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This article is taken from PN Review 191, Volume 36 Number 3, January - February 2010.

Antithetical Folk Neal Ascherson

They’re a gey antithetical folk are the Scots,
jurmummelt thegither like auctioneer’s lots
or a slap-happy family of bickeran brats…

So wrote Robert Garioch. No mean ‘bickeran brat’ himself, he meant these lines to satirise some of the easy, helpless definitions of Scottish identity as a jammed knot of contradictions - the notorious ‘Caledonian Antisyzygy’, a term now fortunately out of fashion.

This bold book sets out to show that there is, after all, a consistency to modern and contemporary Scottish culture, which can be traced by setting together the development of literature and the visual arts in the last century and a half and studying them against two backgrounds. These are place, locality and landscape, and, secondly, social and political change.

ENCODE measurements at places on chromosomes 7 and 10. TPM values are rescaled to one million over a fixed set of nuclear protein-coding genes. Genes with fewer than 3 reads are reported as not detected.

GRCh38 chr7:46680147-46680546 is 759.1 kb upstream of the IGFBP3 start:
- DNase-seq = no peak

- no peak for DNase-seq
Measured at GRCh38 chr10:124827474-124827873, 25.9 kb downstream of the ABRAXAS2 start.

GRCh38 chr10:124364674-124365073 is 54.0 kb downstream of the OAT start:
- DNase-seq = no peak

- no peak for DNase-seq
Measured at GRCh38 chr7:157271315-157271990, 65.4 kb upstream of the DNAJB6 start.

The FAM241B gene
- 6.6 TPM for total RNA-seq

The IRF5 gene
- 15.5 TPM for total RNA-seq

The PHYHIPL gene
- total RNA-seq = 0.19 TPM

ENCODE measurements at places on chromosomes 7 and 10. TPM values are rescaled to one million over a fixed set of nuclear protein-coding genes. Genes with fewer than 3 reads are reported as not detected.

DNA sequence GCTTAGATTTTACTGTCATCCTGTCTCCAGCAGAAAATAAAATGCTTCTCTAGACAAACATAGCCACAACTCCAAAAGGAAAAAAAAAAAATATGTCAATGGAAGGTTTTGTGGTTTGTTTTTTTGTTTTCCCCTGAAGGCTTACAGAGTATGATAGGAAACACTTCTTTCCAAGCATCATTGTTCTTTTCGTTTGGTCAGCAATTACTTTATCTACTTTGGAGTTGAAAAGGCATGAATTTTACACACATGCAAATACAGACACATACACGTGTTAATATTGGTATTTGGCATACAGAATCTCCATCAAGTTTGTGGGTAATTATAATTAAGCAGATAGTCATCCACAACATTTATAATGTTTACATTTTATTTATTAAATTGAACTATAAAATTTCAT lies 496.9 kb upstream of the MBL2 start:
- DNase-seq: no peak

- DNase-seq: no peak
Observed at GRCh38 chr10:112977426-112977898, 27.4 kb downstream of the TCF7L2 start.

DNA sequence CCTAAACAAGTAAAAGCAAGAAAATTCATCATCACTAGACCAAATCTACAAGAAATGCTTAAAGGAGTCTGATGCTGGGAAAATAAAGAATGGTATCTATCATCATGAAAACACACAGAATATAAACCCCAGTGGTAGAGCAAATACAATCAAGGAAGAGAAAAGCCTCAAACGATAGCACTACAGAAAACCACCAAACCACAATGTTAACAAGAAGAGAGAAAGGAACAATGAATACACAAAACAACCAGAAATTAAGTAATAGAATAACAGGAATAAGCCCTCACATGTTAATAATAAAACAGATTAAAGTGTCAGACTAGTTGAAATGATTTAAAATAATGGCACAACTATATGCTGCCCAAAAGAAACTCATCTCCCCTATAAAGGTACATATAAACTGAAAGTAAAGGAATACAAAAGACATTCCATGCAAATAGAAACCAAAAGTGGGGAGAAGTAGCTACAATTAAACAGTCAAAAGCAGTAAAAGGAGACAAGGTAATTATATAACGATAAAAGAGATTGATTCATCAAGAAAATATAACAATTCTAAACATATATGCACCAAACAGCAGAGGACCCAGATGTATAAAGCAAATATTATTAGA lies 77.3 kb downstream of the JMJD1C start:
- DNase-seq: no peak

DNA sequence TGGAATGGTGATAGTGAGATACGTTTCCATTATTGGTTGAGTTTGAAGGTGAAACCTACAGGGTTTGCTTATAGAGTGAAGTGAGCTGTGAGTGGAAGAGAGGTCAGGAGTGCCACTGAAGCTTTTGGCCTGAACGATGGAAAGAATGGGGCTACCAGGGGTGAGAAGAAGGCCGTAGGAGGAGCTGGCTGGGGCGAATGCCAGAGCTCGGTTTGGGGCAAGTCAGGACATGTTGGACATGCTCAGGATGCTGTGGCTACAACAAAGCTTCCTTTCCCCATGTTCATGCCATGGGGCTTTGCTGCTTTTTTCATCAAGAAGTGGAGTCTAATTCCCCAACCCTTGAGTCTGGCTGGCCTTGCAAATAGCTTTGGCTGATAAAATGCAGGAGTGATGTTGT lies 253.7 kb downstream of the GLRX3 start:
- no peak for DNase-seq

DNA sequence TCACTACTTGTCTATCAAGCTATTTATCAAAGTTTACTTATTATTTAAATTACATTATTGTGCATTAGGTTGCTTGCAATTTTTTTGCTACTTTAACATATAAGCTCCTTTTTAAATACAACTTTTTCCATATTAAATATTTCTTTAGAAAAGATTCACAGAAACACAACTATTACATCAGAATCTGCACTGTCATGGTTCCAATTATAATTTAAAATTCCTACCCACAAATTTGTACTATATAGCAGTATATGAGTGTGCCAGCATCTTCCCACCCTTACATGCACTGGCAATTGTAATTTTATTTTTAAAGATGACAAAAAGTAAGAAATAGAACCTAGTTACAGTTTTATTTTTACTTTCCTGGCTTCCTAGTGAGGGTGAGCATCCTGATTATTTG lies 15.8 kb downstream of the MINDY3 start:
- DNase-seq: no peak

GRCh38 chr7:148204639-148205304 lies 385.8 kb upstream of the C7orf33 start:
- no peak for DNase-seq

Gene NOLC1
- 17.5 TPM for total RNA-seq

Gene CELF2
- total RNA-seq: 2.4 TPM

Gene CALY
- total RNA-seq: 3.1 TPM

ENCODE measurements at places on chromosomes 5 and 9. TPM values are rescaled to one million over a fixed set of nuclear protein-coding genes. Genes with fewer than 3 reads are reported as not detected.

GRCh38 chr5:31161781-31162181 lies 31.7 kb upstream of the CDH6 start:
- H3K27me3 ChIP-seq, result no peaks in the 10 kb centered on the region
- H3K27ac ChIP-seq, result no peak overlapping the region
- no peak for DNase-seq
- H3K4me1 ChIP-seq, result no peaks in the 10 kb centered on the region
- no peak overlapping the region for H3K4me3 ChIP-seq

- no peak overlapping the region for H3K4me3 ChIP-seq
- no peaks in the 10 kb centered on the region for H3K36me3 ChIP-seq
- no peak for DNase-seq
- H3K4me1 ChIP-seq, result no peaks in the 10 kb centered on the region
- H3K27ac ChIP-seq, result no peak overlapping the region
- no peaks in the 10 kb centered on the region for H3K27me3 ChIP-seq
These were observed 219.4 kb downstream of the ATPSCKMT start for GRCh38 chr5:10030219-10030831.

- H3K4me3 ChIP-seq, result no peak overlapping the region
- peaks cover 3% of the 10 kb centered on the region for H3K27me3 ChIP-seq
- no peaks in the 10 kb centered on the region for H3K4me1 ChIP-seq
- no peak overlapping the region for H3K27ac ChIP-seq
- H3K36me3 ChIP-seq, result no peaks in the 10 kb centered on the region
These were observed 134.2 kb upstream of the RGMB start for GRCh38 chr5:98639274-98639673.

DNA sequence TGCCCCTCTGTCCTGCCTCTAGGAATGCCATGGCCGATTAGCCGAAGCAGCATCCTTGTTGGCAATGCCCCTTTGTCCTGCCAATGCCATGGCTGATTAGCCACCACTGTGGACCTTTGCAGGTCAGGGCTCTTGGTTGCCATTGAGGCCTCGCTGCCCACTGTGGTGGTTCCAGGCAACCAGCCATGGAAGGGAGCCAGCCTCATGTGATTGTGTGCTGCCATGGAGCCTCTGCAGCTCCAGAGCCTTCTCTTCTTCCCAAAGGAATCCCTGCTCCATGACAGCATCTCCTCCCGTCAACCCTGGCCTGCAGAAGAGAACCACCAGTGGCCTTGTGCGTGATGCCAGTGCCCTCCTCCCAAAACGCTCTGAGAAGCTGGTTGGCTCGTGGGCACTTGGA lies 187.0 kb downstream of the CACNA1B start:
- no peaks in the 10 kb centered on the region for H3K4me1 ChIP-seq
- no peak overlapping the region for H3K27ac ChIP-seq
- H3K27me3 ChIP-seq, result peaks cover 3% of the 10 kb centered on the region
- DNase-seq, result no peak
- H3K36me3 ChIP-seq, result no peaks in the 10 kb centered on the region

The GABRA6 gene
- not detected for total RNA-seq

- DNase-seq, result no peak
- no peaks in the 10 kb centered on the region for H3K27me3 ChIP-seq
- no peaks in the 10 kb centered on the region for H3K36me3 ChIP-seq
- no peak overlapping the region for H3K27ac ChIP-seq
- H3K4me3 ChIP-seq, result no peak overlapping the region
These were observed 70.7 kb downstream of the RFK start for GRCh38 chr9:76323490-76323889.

Alan Riach, one of the co-authors, suggests that the ‘foundational myth’ of Scotland is the desire for ‘some kind of social justice and egalitarianism’. Scotland to him is not so much ‘antithetical’ as diverse and thereby open: ‘our distinction is in a sense of our own multiplicity in languages, voices, geographies … And anyone who comes here or lives here should have equal access to all these different ways of understanding’. If this is our foundational myth in Scotland, maybe it is a good one.

Arts of Resistance began as a famous series of three lectures, or rather of lively and unscripted public dialogues between a poet and a painter, about the condition of the arts ...

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